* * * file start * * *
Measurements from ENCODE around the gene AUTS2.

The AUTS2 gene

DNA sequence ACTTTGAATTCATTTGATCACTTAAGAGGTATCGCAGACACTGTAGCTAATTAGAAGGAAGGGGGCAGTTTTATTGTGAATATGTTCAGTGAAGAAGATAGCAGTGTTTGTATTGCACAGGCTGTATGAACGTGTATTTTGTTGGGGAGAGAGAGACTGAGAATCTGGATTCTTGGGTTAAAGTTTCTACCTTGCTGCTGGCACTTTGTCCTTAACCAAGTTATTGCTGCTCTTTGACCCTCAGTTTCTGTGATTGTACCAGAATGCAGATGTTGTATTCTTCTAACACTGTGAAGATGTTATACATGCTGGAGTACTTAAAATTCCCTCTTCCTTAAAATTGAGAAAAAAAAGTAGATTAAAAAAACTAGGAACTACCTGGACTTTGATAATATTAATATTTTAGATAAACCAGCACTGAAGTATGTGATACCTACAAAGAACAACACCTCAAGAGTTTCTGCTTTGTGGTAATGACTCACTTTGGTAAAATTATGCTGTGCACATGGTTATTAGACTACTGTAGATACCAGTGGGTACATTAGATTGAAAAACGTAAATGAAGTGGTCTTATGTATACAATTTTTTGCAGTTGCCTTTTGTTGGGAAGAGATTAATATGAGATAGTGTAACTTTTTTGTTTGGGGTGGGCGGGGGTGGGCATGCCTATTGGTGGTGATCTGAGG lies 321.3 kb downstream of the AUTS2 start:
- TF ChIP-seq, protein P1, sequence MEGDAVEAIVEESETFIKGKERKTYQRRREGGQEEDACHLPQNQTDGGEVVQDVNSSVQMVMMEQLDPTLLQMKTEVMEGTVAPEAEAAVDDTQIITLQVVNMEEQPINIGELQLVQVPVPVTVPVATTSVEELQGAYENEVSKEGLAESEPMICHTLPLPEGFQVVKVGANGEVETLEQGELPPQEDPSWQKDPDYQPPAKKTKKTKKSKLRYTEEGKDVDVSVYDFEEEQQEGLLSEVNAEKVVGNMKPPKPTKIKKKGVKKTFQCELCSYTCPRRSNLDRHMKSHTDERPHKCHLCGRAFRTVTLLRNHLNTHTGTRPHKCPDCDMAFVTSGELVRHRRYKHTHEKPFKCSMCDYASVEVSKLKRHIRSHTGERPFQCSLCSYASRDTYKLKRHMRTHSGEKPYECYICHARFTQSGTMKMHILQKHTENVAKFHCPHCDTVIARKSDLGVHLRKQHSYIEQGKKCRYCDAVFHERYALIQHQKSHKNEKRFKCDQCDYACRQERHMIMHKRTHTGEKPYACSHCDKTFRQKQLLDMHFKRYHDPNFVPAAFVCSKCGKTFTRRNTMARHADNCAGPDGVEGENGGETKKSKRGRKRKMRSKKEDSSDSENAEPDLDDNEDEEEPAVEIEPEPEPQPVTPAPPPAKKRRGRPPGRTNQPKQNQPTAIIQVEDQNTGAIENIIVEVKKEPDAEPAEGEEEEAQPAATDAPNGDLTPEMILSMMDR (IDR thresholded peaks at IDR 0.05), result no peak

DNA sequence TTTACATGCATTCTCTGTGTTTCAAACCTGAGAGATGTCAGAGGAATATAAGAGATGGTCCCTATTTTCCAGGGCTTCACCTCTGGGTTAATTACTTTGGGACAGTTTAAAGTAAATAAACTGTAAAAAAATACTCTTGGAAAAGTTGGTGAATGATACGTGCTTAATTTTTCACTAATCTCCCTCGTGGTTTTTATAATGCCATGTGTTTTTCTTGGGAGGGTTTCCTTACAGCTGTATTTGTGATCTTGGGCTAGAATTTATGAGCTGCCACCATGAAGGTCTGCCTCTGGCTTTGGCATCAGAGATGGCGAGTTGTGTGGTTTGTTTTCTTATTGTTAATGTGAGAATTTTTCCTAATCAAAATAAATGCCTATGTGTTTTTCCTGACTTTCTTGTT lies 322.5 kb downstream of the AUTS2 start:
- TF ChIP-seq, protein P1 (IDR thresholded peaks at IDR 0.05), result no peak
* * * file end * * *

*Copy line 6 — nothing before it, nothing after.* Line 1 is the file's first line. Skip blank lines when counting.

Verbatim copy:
- TF ChIP-seq, protein P1 (IDR thresholded peaks at IDR 0.05), result no peak